Thursday, 10 December 2009

2012 (dir. Roland Emmerich, 2009)

OK, I know this seems like a totally bizarre subject for a Classics/Ancient History blog, but I do have a point, I promise. Bear with me. Minor spoilers follow.

I went to see this the other day and I have to admit, I actually really enjoyed it. I'm not suggesting it's a particularly good film necessarily, but I though it was genuinely fun and, unlike most viewers it seems, I wasn't bored by the 50-minute prelude before anything blows up. I actually liked the slow build-up of tension before the major stuff started happening, though I did think it was clear that John Cusack's character had never seen Dante's Peak during the Yellowstone section... Also, I learned from this film that it is possible to drive a limo through a building - glass, walls and all - and out the other side without damage to the limo or the people in it, even if one of the doors has already come off. Who knew?!

I did think the end was a bit too much - the movie seemed to be reaching a natural conclusion, then suddenly there was another 20 minutes of action and two more main character deaths, one a horribly contrived narrative convenience and the other - and I know this may sound crazy - I thought was a death too far. Yes, this is a movie that kills off half the human race. But that last death was narratively redundant, irritating and barely even noticed by the other characters (not to mention the physics of it were completely illogical).

There was one part that really irritated me though. The USian president and Italian prime minister nobly stay in their countries to 'go down with the ship' while other world leaders save themselves - fair enough, you might say. But one of the characters seen scuttling onto the ships to save themselves, as Mark Kermode put it, is the Queen (ours, that is. The Queen of the United Kingdom of Great Britain and Northern Ireland). During World War Two, our present Queen and her sister were sent to Windsor Castle for safety, but her parents stayed in Buckingham Palace throughout the Blitz, despite receiving several hits (OK, it's a big building, but still). Of all the people to depict as rushing to save themselves, to choose the Queen seems in poor taste. (They also killed off a character in the same Paris tunnel where Princess Diana died, which I actually recognised, and which was thoroughly creepy. This was in even worse taste).

Anyway, the reason I'm covering it on the blog is a brief conversation between Chiwetal Ejiofor and Thandie Newton while on Air Force One. Thandie Newton's character, in addition to being the USian First Daughter, is a doctor of art history and has been working to save various masterpieces from destruction - Van Gogh, Da Vinci etc. Chiwetal Ejiofor's charater is a geologist who has brought his favourite, very unsuccessful, only-sold-400-copies science fiction novel with him. Thandie Newton muses on the process of deciding what to save - acknowledged 'masterpieces' which will now be the legacy of the human race - and Chiwetal Ejiofor points out that, along with all those, his personal favourite novel which no one else has read will also become part of their legacy, because he brought it and he is reading it.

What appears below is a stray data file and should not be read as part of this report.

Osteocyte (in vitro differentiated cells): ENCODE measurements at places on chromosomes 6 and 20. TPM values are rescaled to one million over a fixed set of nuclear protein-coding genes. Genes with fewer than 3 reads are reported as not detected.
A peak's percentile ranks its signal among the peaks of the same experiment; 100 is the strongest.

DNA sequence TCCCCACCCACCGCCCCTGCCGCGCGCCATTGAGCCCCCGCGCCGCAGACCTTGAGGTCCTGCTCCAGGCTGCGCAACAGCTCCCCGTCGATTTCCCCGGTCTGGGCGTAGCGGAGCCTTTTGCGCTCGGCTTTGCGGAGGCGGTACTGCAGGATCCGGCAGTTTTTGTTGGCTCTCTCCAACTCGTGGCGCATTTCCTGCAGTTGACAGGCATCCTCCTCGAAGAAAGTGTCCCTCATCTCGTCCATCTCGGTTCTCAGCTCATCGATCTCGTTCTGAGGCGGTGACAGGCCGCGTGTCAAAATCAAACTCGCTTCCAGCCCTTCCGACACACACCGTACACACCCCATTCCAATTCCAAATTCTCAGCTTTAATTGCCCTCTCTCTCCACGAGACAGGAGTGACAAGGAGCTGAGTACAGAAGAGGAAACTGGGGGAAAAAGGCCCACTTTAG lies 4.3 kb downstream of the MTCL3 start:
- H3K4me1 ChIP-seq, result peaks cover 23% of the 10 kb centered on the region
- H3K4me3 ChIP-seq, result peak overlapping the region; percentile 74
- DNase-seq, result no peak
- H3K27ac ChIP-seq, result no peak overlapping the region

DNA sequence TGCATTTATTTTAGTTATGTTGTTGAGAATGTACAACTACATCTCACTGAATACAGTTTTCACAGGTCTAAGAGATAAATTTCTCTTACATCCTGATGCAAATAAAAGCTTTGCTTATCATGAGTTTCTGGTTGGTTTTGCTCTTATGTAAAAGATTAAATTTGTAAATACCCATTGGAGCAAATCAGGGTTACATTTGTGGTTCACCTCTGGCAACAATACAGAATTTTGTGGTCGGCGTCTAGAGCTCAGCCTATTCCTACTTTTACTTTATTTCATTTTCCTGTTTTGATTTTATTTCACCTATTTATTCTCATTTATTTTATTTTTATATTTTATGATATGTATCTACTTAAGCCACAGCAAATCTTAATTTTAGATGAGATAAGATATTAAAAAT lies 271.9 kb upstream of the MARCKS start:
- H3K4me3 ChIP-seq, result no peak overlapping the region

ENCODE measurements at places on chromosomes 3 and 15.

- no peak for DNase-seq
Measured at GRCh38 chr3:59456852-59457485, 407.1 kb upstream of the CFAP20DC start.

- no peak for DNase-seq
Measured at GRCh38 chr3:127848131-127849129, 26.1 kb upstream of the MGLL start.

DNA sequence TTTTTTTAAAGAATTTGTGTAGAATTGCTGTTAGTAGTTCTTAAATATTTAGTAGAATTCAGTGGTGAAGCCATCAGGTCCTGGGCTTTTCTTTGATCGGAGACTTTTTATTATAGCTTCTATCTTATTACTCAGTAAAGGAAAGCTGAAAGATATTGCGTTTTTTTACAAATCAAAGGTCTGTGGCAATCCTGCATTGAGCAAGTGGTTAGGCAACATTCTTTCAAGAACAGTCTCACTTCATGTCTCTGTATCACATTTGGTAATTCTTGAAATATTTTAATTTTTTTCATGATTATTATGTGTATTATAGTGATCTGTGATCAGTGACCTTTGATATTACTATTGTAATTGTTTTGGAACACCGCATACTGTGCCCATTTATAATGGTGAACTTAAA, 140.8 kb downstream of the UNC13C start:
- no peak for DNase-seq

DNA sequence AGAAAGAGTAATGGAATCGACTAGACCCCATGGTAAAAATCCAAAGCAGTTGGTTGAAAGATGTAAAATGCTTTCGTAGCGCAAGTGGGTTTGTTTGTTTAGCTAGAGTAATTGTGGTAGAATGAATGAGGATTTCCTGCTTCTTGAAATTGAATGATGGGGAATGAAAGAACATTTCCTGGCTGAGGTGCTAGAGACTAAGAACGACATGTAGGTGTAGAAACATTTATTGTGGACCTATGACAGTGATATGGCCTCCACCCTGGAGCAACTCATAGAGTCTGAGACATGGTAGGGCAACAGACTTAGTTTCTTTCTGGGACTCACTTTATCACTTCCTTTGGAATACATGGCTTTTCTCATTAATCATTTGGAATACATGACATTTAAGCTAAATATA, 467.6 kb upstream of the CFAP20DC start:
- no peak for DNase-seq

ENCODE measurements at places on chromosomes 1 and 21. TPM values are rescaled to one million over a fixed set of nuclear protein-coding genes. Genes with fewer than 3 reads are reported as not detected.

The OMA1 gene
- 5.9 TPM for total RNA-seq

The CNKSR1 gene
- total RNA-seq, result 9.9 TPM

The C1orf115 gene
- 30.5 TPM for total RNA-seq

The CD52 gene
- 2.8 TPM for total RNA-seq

My point (and I do have one) is that something similar happens with Classical texts. Many of them have been deliberately preserved because they are acknowledged masterpieces - Cicero, Virgil, Homer and so on. But some texts have been preserved, not because they were considered to be important works, but simply because people enjoyed reading them - the Greek novels spring to mind. Some texts are known only from fragments discovered in ancient Egyptian rubbish dumps. These can be just as revealing, if not more so, about the people who wrote and read them, but their survival is a matter of pure chance, like the barely-known novel saved in 2012 while millions of other, much more successful novels are lost. What they tell us about the ancient world is different from what we learn from the 'masterpieces' - acknowledged masterpieces show how people want to see themselves, but popular works show how they actually see themselves.

So there we go. Wisdom flowers in unexpected places. I'm moving house this weekend so forgive me if there's a bit of a break, and I promise I will at some point do another post on something more closely related to the Classical world!

3 comments:

  1. This is a fascinating approach. Obviously, the more copies there are of a thing, the more likely it is to survive, which is why we have those dreadful Hellenistic novels. Alas for the post-2012 civilization, they will miss out not only on the stuff found in the dumps, but also another terrific source for us, palimpsests.

    An unrelated thought here, but considering that they are apparently taking a lot of technology along, why wouldn't they just digitize all the major national libraries and create digital copies of all the art? First Daughter's only job then would be to decide which originals get taken along.

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  2. Goodness knows. I was wondering how they were powering all their big ships - internal generators I guess, but how much fuel do they have...

    I love the Greek novels.

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  3. I love the novels too!

    They get a terribly bad press sometimes but they're great.

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